The Internet-enabled TV has been around for a little while, but the fight for control of the living room has begun in earnest now that Google has joined the fray (http://www.bbc.co.uk/news/technology-11521742). Instinctively Internet on TV makes sense, after all many people admit to using a laptop, netbook or iPad when watching TV, so why not bring that experience to the TV itself? However, I can’t help feeling that in the rush to get the web onto the widescreen nobody has properly stopped to think about whether it really matches with how anyone uses their TV or consumes information from the Internet. In the UX industry this is known as the “context of use”. If you fail to consider this properly, you end up with a product that isn’t fit for purpose.
So, how do we watch TV? Watching TV is often a social or group activity, you watch with your family, friends or housemates. Surfing the Internet is much more of a solitary activity as it’s hard to share a screen or co-browse. Those people who admit to using a laptop when watching TV are typically dual-tasking – perhaps working, checking email, playing a game or browsing the web whilst watching TV.
Which aspects of this context of use should be considered when designing Internet-enabled TV?
1. Control: When you bring the Internet to the TV, only one person can take control, what happens to everyone else in the room? There’s a risk they’re forced to sit there with that slightly seasick feeling you get when watching a computer screen being used when you’re not in control.
2. Passive vs interactive: Even if you’re watching TV on your own, what you’re doing is watching TV. It’s almost not an interaction. TV by its very nature is something you consume passively, you don’t really interact. There’s nothing wrong with changing this, but it’s a huge culture shift and it will take some time to achieve. Look at how long it took for computers to have any place in the living room, let alone become an integral part of it. Even if we take those people I mentioned earlier, that use their laptop while watching TV. Look at the interaction, they’re still watching TV while using their laptop. So will or should Internet TV mirror this behaviour? Do we want to watch our friends update their facebook profile while we sit and watch TV?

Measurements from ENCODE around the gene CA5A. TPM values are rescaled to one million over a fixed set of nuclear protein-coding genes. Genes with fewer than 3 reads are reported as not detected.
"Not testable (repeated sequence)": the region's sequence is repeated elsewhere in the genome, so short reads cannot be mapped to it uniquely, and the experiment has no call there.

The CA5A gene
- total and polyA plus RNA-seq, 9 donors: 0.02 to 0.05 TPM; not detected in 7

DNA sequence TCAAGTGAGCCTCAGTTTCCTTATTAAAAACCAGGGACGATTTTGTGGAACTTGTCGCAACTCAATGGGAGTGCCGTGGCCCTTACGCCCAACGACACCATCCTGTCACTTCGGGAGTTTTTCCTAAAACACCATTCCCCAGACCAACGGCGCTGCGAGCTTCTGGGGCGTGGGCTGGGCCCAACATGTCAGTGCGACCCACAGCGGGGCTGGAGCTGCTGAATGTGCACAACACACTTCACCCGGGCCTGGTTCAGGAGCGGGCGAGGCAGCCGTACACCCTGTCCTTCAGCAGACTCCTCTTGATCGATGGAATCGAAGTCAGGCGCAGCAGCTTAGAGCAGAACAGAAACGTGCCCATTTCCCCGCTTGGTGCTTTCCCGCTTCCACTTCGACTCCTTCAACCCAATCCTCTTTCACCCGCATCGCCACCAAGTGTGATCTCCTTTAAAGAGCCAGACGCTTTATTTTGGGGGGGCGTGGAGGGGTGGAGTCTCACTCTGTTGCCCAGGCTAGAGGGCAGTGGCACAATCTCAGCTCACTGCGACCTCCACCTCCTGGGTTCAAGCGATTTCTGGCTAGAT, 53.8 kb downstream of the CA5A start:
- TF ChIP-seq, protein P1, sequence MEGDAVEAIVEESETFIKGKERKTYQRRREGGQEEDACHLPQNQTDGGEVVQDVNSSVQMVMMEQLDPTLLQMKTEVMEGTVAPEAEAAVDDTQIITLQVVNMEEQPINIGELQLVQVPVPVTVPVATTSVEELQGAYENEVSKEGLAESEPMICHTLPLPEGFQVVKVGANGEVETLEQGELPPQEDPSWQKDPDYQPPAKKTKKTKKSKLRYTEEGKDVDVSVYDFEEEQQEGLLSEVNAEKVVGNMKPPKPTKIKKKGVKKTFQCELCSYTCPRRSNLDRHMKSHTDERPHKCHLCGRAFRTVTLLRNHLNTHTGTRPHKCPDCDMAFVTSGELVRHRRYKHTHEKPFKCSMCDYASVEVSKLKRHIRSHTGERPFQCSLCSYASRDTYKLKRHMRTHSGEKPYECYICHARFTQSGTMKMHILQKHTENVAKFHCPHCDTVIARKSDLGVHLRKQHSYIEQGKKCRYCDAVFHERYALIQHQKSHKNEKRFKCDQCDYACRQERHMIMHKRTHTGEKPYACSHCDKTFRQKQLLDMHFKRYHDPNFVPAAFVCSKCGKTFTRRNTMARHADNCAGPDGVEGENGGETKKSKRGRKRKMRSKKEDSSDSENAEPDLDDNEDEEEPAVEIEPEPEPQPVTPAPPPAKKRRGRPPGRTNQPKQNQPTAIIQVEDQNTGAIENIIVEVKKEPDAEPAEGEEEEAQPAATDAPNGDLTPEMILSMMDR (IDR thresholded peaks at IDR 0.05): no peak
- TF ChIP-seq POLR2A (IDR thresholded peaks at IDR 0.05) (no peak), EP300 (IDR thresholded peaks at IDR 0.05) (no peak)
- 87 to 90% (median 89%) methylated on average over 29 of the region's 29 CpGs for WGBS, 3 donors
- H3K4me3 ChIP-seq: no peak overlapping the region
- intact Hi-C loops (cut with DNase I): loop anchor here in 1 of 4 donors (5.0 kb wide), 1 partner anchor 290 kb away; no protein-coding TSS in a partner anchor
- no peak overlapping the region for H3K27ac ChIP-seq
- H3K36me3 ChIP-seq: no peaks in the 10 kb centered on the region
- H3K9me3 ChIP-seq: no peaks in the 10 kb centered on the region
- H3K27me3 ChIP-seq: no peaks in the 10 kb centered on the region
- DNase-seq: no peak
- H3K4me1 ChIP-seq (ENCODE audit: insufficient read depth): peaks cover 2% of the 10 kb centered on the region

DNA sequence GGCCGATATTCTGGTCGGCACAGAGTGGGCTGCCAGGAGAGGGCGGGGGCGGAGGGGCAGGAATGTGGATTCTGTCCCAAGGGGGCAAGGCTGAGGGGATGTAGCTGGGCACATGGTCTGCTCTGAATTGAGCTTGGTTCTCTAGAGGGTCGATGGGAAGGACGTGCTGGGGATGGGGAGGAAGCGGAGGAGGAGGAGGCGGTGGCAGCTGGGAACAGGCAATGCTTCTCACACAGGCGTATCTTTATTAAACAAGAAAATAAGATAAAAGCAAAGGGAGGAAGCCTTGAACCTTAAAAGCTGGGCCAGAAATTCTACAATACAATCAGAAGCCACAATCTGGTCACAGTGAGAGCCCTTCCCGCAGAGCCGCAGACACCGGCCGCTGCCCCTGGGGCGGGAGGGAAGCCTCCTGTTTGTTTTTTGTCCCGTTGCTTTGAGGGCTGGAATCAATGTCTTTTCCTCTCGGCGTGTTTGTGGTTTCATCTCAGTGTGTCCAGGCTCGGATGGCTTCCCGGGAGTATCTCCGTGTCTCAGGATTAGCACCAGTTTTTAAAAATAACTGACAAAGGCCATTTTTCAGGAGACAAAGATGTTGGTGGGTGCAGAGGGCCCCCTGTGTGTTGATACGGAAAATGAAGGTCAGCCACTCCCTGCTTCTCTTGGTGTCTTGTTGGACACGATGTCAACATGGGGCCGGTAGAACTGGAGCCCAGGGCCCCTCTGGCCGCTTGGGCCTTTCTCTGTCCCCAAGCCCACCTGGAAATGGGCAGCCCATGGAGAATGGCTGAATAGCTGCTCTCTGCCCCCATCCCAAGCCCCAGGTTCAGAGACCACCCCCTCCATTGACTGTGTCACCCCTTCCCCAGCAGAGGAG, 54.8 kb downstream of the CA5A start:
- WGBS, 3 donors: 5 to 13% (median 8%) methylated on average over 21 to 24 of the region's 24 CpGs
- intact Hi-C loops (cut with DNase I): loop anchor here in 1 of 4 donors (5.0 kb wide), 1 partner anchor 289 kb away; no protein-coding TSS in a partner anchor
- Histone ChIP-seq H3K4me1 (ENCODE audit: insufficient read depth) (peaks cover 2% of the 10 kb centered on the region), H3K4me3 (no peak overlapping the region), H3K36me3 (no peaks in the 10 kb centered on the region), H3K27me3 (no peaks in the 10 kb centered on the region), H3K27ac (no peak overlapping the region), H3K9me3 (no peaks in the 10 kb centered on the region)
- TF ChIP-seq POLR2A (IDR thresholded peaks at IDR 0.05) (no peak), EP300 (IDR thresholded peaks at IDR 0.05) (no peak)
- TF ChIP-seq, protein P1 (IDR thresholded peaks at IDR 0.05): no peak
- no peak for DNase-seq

3. Position: Sitting and watching, it’s the fundamental behaviour for TV use. However, seating position doesn’t seem to have been seriously considered. People will often sit a long way from their TV, as TV shows don’t require you to read text in any meaningful quantity. What about the web? There is inevitably going to be a need to read text and navigate through content. To overcome this the app approach will doubtless be used. How will apps upscale to TV size? Can an iPad style interaction work?
4. Input & interaction. How people will actually interact with their Internet enabled TV? The consumer electronics industry has only sporadically mastered the art of a good remote control (top marks to Sky for theirs). It’s going to be very interesting to see what they believe is required to allow viewers to easily interact with their Internet TVs. Early indications suggest a keyboard approach (see the Logitech Revue), but again the chosen method really depends on how people want and need to interact with Internet enabled TV. The iPhone experience has shown that well designed UIs can get away with minimal keyboard input.
In summary, it’s early days for Internet TV and I believe its ultimate success rests on understanding how people want to incorporate the Internet into their TV experience, not in forcing a culture shift in how people watch TV. By carefully considering both how people watch TV and how they use the Internet, we should be able to design a service that reflects the context of use and matches what people need in that context. IPlayer and Lovefilm are good examples of services that work on TV, but they’re really an alternative to other on-demand TV services. One area to consider is in harnessing the times when there is a break in viewing, between shows or during adverts. Tailored news services or ad supported mini-games could find a significant market here. Imagine if you participated in adverts rather than watching them, could we see a day when you look forward to a commercial break?